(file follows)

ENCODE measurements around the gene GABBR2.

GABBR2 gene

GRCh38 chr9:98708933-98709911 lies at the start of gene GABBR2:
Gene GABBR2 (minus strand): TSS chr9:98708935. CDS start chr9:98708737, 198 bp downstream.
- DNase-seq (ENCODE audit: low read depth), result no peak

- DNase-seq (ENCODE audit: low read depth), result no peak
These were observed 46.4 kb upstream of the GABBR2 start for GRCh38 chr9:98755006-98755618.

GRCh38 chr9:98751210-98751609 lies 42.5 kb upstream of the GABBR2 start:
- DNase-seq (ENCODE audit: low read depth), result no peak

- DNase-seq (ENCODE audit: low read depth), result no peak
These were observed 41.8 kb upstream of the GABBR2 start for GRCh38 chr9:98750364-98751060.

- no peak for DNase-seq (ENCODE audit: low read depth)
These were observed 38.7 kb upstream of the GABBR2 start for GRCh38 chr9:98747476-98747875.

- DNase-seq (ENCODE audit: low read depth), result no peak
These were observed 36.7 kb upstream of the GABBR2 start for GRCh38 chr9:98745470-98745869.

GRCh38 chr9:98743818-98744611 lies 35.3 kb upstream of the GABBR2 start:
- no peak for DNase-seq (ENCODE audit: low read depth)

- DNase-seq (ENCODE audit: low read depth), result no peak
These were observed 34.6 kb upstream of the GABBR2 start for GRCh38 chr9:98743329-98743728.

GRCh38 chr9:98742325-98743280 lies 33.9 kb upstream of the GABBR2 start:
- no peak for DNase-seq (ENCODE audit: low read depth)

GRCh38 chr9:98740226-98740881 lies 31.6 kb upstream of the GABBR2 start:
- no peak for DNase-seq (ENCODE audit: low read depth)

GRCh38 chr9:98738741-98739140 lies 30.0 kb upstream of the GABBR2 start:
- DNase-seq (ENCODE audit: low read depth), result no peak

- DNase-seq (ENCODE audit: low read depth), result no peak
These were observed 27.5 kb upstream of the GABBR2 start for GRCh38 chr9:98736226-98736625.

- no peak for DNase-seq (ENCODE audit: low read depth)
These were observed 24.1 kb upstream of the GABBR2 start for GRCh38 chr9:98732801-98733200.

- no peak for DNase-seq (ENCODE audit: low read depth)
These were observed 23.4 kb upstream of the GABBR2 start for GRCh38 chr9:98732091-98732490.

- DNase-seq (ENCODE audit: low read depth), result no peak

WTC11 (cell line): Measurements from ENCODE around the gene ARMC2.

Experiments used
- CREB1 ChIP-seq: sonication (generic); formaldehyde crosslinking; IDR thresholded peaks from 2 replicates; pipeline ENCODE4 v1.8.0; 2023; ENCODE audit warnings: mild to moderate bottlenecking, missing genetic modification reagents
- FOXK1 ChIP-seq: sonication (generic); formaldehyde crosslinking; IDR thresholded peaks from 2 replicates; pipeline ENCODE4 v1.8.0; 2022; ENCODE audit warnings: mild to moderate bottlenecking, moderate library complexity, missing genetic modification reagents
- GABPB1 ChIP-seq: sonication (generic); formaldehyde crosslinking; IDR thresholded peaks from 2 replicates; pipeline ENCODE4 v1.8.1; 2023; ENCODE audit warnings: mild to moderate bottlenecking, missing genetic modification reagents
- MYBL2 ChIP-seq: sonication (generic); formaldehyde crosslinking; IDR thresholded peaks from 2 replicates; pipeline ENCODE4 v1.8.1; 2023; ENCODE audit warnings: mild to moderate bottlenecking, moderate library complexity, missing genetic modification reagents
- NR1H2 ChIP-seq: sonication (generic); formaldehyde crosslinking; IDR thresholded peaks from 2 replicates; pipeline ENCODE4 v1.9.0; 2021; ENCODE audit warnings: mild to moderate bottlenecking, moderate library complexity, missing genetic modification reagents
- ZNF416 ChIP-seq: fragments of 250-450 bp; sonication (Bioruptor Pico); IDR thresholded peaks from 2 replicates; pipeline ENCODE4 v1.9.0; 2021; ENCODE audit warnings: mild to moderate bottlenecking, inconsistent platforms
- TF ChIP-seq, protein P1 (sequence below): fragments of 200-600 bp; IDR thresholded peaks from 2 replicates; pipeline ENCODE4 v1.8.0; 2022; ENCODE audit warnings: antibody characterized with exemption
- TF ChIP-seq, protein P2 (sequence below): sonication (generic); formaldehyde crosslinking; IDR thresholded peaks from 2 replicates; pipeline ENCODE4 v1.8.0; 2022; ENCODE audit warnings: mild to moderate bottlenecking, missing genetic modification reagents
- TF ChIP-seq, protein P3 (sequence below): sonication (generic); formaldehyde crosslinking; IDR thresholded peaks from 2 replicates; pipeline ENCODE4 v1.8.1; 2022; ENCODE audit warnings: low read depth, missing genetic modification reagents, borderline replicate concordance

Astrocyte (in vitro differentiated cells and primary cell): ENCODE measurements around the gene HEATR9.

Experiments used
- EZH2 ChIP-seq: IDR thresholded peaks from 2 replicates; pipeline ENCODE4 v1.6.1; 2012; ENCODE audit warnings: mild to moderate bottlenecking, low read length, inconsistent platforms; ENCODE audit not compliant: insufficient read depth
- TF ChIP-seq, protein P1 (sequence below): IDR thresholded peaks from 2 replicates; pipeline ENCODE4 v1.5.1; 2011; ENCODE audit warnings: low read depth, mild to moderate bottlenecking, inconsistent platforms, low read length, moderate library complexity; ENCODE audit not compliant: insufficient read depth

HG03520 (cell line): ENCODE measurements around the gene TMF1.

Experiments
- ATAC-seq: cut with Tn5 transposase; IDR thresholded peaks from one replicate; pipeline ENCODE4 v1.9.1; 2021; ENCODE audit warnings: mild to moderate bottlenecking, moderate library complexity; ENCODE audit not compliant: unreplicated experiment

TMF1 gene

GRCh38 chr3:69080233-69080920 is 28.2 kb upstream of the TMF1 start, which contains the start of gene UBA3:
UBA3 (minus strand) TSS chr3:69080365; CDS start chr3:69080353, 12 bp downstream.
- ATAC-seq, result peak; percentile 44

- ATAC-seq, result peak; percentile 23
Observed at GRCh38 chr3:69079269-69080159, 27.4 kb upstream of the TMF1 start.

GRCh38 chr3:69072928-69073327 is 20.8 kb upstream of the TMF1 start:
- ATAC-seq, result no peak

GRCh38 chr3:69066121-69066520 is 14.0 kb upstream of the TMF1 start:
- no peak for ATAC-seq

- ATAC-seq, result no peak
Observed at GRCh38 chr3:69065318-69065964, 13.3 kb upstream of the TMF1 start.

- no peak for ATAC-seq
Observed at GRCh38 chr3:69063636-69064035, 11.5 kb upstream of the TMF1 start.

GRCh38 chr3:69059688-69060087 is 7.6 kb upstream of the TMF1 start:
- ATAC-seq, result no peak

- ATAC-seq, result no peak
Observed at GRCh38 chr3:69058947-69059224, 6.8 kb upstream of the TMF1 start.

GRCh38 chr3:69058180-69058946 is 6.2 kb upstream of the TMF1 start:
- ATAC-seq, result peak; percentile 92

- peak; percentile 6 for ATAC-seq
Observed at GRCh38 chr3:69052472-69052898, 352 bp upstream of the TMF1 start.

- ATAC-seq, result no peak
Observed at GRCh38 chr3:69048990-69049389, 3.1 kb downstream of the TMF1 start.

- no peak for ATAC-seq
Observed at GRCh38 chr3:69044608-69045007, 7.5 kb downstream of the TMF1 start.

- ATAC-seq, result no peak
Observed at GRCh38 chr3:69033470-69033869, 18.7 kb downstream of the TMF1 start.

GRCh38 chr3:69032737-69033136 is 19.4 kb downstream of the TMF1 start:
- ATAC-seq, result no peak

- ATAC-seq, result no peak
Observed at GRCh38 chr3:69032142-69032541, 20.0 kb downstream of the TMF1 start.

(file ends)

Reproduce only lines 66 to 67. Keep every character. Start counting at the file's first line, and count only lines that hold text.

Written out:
- ATAC-seq, result no peak

- ATAC-seq, result no peak